At last I came to the famous ring road at the Porte d'Orléans. Beyond it lay "the great good place" of legend, the "city of light" whose luminousness I was to gaze on from beyond the gates. Before me stood a dozen or more hitchhikers, spread out in separate groups, their thumbs out in all four directions. They looked tense and anxious; cars were not stopping and the day was going fast. I sat for a while and ate some bread, slaking my itinerant's thirst with Chateau La Pompe from the Orangina bottle. The water was tepid but it tasted like a very good year. The heel of my right foot was cracked and hurting. I examined it, muttering hopelessly. After a few months in sandals, both feet resembled a geomorphologist's nightmare.
Stiffness leapt for the locks of my muscles when I stood up. For a moment I considered hitchhiking, but in the quarter of an hour I had rested not one of the autostoppers had been picked up. I limped a few steps and then moved out.
I walked. The sun sank and disappeared as I passed the Portes de Gentilly, Italie, Choisy and Ivry; sometimes taking pedestrian crossings to the Paris side of the péripherique when the little walk space abruptly ended, sometimes being forced off it altogether. Walking, then, in bordertown deserted streets, the sidewalks decorated with puke and piss and lost shoes.
At the Porte de Vitry the péripherique suddenly narrowed, my walk space disappearing, apparently forever. Against natural law, the cars seemed to speed up, even though there was now one less lane. To my left, inside Paris, an immense plain of railroad tracks stretched into the gloom of early night. To my right, the usual escape route, an empty world stretched to the end of all horizons; I might walk for the rest of my life and never come out of that desolation.
The only choice was to take Vitry into Paris. Luck was finally with me; no other entry point could have been so forthright. I walked straight ahead to the Boulevard Massena, turned right and turned right again at the Rue Bruneseau and found myself back on the road to freedom, the rail yards behind me.
Like most freedoms, this one was short lived. The Rue Bruneseau, the border between Paris and Ivry-Sur-Seine, ended at Quai Marcel Boyer, au bord de la Seine. The Péripherique was to my left now. After a quick consultation with the map I devised a new plan. The Autoroute A4 began a little south and across the river. It would take me straight to Reims. I saw a bridge and made for it, relieved to be off the high wire of the ring road and strolling quietly along the river.
Walking along the Seine lifted me foolishly into thinking that things were going to be all right, that the infernal impediments of the last few days were about to end.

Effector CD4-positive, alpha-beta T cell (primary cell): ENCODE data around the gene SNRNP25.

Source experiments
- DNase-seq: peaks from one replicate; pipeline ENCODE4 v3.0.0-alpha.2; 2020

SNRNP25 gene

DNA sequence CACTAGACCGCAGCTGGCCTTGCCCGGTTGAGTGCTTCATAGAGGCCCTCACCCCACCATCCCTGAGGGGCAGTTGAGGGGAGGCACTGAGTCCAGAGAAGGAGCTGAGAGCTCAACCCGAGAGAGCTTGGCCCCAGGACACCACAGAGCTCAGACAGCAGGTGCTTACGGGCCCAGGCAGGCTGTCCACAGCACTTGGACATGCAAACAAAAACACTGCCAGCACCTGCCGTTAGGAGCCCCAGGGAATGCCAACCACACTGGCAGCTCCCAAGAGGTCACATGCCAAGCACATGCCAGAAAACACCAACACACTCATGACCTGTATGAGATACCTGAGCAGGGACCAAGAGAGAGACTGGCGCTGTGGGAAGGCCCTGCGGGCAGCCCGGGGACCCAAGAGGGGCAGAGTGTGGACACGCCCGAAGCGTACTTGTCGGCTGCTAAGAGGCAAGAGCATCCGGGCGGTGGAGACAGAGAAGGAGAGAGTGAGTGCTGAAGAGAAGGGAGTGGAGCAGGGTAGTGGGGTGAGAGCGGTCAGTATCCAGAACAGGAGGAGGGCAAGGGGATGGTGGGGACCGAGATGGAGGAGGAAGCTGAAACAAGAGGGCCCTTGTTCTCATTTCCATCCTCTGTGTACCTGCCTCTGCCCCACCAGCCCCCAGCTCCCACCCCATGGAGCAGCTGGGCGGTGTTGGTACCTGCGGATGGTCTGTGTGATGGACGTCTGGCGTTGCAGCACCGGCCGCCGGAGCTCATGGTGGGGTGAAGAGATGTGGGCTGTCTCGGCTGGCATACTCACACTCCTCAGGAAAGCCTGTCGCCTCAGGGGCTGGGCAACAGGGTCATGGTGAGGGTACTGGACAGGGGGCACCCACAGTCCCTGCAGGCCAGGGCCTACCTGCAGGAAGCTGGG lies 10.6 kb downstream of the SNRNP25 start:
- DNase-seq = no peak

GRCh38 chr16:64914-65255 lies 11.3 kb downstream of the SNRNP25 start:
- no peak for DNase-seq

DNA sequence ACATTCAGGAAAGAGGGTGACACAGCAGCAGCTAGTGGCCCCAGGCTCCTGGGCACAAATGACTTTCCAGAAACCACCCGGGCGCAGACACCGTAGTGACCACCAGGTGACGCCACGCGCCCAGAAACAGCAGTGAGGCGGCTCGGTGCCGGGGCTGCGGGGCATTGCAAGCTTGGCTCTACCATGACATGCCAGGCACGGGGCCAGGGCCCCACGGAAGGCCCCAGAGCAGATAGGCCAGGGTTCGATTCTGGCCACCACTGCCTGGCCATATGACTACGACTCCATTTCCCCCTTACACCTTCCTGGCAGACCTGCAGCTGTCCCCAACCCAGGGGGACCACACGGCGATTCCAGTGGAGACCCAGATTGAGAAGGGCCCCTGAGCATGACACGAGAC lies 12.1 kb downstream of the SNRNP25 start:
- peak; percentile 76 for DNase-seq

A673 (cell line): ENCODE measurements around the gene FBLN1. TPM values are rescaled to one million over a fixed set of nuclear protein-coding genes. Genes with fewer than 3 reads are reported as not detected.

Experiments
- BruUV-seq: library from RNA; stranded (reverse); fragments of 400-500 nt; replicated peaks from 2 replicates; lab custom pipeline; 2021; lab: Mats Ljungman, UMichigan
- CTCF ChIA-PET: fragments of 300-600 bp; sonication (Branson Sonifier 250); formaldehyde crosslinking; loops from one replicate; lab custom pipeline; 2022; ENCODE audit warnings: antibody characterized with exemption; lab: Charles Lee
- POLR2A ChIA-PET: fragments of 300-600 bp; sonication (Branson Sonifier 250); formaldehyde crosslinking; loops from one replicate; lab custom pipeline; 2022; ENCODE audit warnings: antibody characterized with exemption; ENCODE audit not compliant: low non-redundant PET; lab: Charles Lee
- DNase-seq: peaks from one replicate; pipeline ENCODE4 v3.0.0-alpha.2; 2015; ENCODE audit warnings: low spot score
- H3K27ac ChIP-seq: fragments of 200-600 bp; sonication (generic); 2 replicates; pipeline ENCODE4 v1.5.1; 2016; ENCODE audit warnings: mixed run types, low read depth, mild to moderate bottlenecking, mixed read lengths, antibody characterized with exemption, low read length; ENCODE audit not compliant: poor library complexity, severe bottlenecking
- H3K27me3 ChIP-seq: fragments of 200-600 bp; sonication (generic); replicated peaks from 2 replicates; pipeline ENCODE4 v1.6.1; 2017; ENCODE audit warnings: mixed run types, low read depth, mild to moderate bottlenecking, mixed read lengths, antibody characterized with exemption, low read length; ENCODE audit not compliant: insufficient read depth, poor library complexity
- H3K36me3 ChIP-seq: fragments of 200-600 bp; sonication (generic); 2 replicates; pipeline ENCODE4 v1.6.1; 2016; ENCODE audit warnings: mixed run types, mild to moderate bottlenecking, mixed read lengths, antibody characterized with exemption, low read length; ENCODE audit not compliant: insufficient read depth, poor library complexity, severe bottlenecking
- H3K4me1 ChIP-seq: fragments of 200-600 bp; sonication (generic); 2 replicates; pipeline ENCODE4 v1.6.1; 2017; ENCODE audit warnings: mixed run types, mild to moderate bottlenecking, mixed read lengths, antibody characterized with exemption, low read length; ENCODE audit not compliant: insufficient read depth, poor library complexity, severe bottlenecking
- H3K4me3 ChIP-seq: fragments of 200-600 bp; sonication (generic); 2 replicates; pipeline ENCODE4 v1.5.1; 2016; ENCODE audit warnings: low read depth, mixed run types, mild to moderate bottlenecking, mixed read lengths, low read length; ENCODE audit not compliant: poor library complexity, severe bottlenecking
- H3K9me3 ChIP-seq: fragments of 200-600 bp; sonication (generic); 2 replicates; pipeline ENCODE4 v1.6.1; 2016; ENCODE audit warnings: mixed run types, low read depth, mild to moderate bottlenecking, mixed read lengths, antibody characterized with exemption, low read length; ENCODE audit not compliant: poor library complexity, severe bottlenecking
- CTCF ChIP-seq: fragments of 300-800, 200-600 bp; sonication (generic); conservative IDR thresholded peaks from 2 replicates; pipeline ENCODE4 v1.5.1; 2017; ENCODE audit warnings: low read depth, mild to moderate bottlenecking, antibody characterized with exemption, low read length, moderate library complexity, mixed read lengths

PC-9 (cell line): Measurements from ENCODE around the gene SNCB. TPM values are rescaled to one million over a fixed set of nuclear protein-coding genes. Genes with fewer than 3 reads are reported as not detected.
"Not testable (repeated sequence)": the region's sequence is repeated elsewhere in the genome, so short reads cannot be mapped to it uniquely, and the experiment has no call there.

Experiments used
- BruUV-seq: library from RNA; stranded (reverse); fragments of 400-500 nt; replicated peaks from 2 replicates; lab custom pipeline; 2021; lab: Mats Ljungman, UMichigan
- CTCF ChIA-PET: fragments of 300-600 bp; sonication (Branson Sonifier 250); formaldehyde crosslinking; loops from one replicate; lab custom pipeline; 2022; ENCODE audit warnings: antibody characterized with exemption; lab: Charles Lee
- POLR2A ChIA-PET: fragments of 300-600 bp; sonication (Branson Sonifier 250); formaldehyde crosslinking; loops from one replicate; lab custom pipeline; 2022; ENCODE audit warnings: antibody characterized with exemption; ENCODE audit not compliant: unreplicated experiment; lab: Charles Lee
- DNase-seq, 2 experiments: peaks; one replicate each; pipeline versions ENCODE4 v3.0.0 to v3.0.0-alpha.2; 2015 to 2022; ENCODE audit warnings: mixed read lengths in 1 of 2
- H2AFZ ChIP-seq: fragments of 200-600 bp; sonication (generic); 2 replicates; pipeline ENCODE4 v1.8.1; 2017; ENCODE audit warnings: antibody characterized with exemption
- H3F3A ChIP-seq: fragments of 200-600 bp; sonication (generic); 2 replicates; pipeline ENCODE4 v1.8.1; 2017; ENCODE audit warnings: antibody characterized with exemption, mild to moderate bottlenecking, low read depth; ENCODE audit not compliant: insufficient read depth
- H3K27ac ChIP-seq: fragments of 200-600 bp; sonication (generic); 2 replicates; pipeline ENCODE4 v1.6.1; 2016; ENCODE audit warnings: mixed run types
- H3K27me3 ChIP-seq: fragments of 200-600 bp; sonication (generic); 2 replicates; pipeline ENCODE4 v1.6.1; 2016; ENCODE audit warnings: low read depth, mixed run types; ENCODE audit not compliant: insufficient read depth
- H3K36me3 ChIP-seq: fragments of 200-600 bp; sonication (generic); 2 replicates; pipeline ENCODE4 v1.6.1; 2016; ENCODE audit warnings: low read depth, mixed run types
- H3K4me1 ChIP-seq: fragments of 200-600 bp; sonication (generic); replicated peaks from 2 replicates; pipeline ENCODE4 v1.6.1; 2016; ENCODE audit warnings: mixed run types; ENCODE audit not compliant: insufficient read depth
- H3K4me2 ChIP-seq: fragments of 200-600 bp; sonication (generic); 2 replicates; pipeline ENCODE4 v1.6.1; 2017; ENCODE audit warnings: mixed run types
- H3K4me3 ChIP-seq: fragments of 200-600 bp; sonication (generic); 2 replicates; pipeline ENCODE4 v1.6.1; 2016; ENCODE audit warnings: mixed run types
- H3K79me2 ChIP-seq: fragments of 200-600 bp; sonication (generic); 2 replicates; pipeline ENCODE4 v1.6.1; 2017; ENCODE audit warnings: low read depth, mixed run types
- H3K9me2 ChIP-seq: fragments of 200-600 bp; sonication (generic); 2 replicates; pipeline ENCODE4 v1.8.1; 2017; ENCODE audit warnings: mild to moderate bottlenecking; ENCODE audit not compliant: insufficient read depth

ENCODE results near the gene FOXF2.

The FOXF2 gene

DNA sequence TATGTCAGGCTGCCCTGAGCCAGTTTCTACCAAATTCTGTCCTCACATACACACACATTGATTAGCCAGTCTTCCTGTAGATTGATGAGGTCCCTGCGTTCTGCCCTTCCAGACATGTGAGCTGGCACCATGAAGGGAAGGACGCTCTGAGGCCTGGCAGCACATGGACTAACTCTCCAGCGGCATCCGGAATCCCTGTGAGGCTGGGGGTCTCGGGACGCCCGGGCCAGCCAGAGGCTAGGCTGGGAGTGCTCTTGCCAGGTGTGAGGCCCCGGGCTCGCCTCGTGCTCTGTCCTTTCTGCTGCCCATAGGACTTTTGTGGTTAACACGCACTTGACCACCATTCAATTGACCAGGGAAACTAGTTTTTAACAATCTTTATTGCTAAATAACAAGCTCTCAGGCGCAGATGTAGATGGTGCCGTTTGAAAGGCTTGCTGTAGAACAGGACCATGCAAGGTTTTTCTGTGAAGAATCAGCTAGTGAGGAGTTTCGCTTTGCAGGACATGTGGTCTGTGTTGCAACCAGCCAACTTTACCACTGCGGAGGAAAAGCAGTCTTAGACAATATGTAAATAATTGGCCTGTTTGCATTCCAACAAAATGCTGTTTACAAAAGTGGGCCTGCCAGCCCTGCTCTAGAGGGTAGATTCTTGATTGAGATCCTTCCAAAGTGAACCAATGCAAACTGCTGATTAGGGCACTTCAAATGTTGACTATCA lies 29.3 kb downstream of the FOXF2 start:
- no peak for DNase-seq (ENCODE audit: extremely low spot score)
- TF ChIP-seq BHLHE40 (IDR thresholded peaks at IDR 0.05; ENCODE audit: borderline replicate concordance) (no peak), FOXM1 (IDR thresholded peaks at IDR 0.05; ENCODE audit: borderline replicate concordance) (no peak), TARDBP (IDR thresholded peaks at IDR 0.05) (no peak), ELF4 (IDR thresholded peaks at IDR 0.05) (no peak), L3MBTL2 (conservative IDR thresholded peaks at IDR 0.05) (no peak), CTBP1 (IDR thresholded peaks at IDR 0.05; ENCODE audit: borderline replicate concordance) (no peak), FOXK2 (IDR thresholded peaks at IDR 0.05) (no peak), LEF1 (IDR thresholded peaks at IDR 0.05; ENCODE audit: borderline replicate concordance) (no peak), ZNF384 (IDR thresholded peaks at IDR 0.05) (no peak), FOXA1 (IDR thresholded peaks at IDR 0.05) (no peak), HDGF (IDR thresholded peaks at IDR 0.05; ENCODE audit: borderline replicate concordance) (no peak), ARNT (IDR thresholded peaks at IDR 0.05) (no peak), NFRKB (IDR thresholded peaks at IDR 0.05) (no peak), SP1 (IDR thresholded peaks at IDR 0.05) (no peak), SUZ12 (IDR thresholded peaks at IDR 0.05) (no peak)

The bridge was actually two bridges set close together, each accomodating one way traffic. I chose the second, the sens unique going my way. Both bridges were eye-blindingly lit with fluorescent amber lights. Pedestrians rarely walked in these places and when they did the glow of their skin made them feel sickly, as if they lived in a world long since peeled of its ozone layer. The Autoroute traffic sped by on the other side, but when I got there I was dismayed to see that the lights on the side I was going to hitchhike on were out. In the glare of the amber world on the bridge I hadn't noticed the darkness that clearly made it impossible for drivers to see anyone standing there.
"How can this be?" I yelled at the top of my lungs. Invisible to the world, I howled into it. "Goddamn motherfuckers!" I tried to catch the eyes of motorists speeding by at more than 100 KPH. My eyes darted from the coming to the going and back to the coming like faraway beacons in the land of the risen dead. They tried targeting drivers and passengers at a distance, but it was all darkness out there, the headlights capturing my fear-figure far too late.
I hunkered on a patch of grass and ate some more bread. I got out my pouch of tobacco, Ajja 17 bleu corsé, bought what seemed like years ago in Nice, and rolled a cigarette. There wasn't much left. I'd be looking for more butts before all this was over. The ciggieboo helped; they always did. Like Chuck Noland's Wilson, they were there for the lost, lonely and friendless. I looked at the cigarette papers. Sup-Air. Each paper had a thousand tiny perforations. I said it aloud: "Each paper has a thousand tiny perforations." Crikey, I sounded like Bill Cosby. I said that aloud, too: "Crikey, I sound like Bill Cosby!" Well, let me tell you, this was the funniest thing I'd ever said. I began to giggle. Not the giggle of a fully-grown adult suddenly overcome with mirth, but the giggle of a toddler who is being tickled mercilessly. A blur of passing voitures en vitesse took no notice while I shook, rattled and, right foot giving out, rolled over backwards. As my arms and legs flew up and tiny pebbles sharply massaged my back, I exhaled a roar of laughter. Jerking and twitching hilariously, I finally came to rest on my right side. It all took a couple of seconds, but the strobe light of the passing cars made it seem timeless, discrete frames flashing, one by one, on the screen of a darkened theatre at the periphery of consciousness. I was totally alone, a disappearing act about ready to skip into the wild blue bonkers, away we go, laddie-o.